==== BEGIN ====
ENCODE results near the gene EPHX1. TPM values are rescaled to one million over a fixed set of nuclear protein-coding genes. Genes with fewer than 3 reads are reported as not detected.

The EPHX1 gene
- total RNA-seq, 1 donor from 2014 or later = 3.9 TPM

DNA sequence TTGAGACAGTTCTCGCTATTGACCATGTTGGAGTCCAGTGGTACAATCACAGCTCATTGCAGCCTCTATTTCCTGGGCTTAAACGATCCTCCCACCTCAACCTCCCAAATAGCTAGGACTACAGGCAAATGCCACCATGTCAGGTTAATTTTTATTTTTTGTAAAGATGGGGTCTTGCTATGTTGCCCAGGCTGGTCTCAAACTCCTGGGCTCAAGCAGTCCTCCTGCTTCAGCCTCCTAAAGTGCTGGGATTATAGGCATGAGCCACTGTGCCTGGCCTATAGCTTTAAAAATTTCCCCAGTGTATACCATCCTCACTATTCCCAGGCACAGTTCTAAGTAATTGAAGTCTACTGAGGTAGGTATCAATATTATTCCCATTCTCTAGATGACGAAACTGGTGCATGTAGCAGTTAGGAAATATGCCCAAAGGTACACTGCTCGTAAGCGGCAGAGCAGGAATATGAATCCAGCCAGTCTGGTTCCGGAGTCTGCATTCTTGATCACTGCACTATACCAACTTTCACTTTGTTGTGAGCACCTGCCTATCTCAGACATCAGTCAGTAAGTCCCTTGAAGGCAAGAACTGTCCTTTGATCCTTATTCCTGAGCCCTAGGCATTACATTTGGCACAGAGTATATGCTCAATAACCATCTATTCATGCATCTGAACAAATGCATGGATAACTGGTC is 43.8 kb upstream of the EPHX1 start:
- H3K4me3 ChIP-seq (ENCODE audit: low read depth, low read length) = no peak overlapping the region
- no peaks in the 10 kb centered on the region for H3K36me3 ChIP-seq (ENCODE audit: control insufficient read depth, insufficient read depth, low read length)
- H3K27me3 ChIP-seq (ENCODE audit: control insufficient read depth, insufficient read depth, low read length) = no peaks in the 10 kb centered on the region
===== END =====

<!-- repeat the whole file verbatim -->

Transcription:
ENCODE results near the gene EPHX1. TPM values are rescaled to one million over a fixed set of nuclear protein-coding genes. Genes with fewer than 3 reads are reported as not detected.

The EPHX1 gene
- total RNA-seq, 1 donor from 2014 or later = 3.9 TPM

DNA sequence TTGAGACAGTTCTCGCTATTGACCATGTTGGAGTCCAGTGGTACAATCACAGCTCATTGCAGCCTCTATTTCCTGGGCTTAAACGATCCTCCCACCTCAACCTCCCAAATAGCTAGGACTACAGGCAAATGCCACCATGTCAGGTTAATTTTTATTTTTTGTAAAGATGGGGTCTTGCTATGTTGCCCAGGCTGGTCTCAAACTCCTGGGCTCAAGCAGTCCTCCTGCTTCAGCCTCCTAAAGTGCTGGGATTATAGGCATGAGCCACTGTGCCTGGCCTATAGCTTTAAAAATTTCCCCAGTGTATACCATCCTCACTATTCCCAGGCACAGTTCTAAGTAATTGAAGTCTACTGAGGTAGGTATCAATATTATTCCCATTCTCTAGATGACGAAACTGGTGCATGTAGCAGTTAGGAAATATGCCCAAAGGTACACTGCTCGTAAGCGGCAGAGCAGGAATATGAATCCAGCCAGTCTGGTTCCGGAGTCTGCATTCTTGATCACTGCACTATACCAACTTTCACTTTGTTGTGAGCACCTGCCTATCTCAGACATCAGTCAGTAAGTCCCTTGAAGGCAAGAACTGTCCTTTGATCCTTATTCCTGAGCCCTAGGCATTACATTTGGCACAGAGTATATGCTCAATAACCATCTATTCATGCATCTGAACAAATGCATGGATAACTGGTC is 43.8 kb upstream of the EPHX1 start:
- H3K4me3 ChIP-seq (ENCODE audit: low read depth, low read length) = no peak overlapping the region
- no peaks in the 10 kb centered on the region for H3K36me3 ChIP-seq (ENCODE audit: control insufficient read depth, insufficient read depth, low read length)
- H3K27me3 ChIP-seq (ENCODE audit: control insufficient read depth, insufficient read depth, low read length) = no peaks in the 10 kb centered on the region